— dotAfrica (@africandomain) February 15, 2017
Blah racist blah blah conspiracy blah blah blah… nutty. Blah.
Blah reporting blah damned blah story blah forever blah blah bored blah blah blah blah.
A Los Angeles court has rejected a demand for a preliminary injunction preventing ICANN delegating .africa, meaning the new gTLD can go live soon.
Judge Howard Halm ruled February 3, in documents published last night, that the “covenant not to sue” signed by every new gTLD applicant is enforceable and that Africans are being harmed as long as .africa is stuck in legal limbo.
The ruling comes two and a half years after ZA Central Registry, the successful of the two .africa applicants, signed its Registry Agreement with ICANN.
Rival applicant DotConnectAfrica, rejected because it has no African government support, is suing ICANN for fraud, alleging that it failed to follow its own rules and unfairly favored ZACR from the outset.
Unfortunately, the ruling does not address the merits of these claims. It merely says that DCA is unlikely to win its suit due to the covenant it signed.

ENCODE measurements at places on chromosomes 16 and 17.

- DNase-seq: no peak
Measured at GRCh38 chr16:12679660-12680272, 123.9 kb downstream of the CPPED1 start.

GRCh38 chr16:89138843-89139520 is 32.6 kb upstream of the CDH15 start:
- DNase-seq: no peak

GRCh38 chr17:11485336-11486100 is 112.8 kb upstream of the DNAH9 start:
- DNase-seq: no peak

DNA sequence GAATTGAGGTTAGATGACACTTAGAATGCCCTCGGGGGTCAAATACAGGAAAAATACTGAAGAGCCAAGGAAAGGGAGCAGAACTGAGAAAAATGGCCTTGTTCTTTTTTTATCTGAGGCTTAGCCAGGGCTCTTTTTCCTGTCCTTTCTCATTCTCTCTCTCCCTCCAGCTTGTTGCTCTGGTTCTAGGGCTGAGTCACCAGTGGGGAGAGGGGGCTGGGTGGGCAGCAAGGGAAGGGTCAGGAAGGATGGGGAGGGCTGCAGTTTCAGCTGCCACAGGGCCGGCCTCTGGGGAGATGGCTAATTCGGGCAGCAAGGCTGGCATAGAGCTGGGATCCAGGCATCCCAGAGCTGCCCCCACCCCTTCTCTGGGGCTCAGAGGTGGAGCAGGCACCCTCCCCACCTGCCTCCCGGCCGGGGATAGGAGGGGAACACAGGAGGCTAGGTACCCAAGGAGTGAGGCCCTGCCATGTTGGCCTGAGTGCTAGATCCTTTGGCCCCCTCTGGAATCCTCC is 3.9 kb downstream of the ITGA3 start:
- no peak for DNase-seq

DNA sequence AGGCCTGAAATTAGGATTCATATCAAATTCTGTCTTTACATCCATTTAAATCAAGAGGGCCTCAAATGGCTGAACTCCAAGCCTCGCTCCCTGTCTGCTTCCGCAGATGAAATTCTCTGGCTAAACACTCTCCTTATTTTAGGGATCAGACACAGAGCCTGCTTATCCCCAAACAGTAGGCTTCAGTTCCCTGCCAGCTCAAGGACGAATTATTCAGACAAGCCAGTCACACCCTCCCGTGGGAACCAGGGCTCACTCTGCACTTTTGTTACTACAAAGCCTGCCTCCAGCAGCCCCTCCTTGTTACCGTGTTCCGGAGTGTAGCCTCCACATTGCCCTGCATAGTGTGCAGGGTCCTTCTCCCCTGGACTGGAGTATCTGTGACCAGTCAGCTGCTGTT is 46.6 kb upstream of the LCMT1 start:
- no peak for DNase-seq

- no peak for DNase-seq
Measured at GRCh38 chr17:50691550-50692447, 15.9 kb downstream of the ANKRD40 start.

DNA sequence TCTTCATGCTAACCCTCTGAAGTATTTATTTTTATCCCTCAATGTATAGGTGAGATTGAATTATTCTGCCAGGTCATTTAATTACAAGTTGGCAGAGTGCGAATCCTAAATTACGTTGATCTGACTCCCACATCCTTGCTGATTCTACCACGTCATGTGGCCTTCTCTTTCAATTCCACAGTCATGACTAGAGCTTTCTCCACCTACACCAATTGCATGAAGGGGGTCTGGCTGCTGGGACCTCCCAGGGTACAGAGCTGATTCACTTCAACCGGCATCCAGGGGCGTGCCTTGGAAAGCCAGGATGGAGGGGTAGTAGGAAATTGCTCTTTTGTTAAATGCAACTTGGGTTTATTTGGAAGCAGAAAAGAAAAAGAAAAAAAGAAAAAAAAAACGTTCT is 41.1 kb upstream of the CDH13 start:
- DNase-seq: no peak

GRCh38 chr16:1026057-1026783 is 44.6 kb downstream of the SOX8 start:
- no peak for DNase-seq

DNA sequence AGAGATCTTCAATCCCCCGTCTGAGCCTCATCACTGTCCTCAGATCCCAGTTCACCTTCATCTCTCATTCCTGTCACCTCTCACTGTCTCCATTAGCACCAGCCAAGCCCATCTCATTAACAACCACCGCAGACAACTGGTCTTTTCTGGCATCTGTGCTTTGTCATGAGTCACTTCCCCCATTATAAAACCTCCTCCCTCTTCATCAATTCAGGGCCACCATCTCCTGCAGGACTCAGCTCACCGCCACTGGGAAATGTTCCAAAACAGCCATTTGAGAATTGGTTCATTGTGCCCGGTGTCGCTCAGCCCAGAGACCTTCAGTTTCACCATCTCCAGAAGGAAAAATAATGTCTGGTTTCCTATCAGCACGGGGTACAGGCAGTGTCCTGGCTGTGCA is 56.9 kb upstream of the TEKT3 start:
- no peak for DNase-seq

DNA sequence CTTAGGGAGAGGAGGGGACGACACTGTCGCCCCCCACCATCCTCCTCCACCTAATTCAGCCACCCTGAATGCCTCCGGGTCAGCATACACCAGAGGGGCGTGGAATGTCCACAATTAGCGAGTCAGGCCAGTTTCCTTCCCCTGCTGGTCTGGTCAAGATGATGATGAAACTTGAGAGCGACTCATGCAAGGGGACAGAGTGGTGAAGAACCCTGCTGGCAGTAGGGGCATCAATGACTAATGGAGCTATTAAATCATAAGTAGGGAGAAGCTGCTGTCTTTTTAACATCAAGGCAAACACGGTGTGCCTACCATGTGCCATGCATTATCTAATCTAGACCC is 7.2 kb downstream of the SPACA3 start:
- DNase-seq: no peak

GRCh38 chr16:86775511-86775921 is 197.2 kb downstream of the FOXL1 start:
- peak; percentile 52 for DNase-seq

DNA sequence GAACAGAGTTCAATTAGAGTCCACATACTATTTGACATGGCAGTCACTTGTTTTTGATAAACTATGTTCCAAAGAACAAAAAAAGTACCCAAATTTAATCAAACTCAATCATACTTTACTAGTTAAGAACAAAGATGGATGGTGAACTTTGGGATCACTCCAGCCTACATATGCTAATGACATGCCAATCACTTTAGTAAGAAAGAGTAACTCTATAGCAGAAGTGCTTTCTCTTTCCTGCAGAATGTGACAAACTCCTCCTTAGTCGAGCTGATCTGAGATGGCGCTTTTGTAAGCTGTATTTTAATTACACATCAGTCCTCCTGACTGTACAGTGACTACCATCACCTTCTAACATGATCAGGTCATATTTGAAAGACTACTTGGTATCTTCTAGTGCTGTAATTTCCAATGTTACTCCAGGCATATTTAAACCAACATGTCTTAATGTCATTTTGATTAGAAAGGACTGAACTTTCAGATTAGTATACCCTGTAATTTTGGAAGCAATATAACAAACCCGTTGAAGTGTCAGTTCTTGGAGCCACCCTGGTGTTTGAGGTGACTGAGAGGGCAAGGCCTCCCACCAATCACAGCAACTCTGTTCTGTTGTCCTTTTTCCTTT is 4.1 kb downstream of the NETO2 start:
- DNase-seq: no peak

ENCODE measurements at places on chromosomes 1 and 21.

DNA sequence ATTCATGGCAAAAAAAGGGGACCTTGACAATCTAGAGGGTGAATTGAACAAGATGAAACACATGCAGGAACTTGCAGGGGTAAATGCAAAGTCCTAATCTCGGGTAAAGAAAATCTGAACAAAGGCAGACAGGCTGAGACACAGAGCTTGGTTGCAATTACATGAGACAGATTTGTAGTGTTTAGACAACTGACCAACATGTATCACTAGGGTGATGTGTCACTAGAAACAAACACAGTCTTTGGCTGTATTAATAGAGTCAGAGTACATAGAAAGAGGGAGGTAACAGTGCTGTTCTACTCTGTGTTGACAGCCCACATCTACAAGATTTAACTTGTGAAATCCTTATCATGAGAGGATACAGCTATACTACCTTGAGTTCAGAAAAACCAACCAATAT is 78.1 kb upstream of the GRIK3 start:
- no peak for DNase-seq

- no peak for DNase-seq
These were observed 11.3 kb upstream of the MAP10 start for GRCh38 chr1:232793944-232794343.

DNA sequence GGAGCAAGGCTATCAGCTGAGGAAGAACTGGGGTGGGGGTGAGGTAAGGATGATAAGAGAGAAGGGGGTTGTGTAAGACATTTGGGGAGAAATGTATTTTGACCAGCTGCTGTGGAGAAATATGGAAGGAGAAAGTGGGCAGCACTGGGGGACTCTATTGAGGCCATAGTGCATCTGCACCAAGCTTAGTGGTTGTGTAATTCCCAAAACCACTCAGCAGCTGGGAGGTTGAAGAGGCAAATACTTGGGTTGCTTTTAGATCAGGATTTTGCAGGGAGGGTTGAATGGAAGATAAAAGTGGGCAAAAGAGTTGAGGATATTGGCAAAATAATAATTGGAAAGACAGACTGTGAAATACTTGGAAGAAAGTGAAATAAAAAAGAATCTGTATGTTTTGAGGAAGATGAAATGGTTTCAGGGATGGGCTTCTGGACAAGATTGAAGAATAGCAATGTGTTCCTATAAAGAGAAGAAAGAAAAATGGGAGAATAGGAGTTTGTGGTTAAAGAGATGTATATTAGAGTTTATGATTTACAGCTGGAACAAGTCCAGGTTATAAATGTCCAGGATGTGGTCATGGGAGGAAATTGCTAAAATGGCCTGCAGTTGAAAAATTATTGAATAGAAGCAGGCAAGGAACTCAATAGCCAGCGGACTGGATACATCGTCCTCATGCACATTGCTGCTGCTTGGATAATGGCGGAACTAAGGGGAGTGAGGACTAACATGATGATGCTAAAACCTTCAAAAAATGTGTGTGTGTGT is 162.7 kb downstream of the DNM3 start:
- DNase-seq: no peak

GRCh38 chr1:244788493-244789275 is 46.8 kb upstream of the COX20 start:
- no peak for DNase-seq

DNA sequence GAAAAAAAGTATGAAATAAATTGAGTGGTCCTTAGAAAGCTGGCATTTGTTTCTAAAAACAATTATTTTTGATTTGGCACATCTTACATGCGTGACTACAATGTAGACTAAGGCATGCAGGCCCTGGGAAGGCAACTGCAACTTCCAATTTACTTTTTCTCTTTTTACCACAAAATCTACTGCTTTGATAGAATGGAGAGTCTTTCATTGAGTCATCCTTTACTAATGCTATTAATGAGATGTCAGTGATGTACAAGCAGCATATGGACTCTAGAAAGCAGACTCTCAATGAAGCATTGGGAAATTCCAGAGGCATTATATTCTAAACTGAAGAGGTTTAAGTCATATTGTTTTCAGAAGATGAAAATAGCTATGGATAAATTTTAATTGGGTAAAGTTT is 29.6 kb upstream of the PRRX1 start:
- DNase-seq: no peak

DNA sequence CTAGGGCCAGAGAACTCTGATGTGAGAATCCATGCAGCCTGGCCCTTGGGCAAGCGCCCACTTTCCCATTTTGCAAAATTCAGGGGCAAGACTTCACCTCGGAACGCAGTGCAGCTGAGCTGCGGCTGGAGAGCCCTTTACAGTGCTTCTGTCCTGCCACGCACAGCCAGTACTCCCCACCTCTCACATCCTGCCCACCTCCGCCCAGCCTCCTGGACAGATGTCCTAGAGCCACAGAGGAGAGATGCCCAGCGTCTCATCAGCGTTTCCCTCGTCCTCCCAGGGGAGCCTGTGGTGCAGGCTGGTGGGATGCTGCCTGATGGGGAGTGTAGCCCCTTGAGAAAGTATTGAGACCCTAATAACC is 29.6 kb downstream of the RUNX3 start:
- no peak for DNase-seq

Halm based his decision on the precedent in Ruby Glen v ICANN, the Donuts lawsuit that seeks to stop ICANN awarding .web to Verisign. The judge in that case ruled last November that Donuts signed away its right to sue.
An earlier judge in the DCA v ICANN case had ruled — based at least in part on a misunderstanding of the facts — that the covenant was unenforceable, but that decision now seems to have been brushed aside.
Halm was not convinced that DCA would suffer irreparable harm if ZACR got given .africa, writing:
The .Africa gTLD can be re-delegated to DCA in the event DCA prevails in this litigation… Further, it appears that any interim harm to DCA can be remedied by monetary damages
He balanced this against the harm of NOT delegating .africa:
The public interest also weighs in favor of denying the injunction because the delay in the delegation of the .Africa gTLD is depriving the people of Africa of having their own unique gTLD.
So what now?
ICANN said in a statement: “In accordance with the terms of its Registry Agreement with ZACR for .AFRICA, ICANN will now follow its normal processes towards delegation.”
As of this morning, ZACR’s .africa bid is officially still marked as “On Hold” by ICANN, though this is likely to change shortly.